From Deadball to Techball: The Evolution of Baseball Innovation
Moneyball highlighted a new way to think about building a baseball team. But trying to gain an edge has been going on since baseball began, and it didn’t stop with the publication of Michael Lewis’s book. For example, in the 1930s, the smartest front offices created farm systems, and the teams that did so first established a lasting advantage. In the 1980s, Toronto was at the forefront of creating an identifiable presence in the Dominican Republic, leading to a decade of contention and two championships.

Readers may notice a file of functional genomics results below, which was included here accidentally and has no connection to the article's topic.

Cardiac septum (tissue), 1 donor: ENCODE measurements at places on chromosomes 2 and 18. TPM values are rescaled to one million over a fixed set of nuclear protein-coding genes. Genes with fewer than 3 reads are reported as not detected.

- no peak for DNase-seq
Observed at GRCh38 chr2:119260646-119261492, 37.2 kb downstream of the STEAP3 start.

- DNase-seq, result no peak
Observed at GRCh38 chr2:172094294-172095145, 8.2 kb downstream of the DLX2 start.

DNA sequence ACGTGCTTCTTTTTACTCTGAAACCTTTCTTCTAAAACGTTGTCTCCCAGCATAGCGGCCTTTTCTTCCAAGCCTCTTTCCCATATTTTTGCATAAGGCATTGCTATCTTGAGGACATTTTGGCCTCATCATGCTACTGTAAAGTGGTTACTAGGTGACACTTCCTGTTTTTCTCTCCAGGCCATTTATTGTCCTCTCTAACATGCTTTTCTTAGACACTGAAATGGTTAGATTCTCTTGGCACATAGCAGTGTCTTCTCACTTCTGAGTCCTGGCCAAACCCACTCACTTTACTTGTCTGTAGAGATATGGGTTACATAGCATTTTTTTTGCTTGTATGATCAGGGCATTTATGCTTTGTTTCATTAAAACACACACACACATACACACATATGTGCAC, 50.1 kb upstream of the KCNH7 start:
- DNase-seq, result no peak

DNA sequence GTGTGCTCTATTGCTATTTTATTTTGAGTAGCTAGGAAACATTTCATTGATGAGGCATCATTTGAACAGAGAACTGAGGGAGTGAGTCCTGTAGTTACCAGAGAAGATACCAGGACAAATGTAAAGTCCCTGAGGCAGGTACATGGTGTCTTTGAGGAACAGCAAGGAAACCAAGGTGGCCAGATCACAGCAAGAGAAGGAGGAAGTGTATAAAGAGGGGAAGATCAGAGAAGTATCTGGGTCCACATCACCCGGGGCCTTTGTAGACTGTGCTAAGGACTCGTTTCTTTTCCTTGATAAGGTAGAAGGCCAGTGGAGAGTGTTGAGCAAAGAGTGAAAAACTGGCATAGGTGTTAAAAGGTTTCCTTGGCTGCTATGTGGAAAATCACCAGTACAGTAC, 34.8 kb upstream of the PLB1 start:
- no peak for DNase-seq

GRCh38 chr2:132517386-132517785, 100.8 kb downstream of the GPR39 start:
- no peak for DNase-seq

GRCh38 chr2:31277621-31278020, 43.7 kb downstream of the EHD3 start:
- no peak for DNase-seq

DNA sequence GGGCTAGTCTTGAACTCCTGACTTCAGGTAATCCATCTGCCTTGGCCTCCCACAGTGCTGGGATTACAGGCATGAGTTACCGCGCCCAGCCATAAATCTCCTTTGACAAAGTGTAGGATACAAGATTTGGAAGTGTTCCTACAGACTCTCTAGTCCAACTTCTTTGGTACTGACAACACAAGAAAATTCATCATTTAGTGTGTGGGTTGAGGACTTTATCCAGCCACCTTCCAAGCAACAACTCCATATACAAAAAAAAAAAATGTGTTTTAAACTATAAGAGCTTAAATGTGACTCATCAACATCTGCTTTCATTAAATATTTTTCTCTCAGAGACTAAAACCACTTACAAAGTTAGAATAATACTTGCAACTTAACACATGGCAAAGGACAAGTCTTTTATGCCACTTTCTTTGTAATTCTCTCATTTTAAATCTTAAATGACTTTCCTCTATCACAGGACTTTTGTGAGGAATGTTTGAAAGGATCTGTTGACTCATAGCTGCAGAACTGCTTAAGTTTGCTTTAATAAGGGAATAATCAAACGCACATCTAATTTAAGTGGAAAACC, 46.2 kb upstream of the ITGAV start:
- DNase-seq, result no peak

Today we’ve moved beyond Moneyball. Big Data is now on the cusp of an even bigger transformation of our understanding of baseball. Just before the 2015 season Major League Baseball rolled out Statcast, a system of multiple cameras in each ballpark that includes Trackman, a synergistic technology using the Doppler radar effect, that is revolutionizing how on-field activity can be quantified. The San Francisco Giants were at the forefront of this revolution, and in the aftermath of their 2012 World Series victory USA Today dubbed their approach “Techball”. Like baseball teams looking for an edge, the most successful businesses continually innovate to gain a strategic advantage.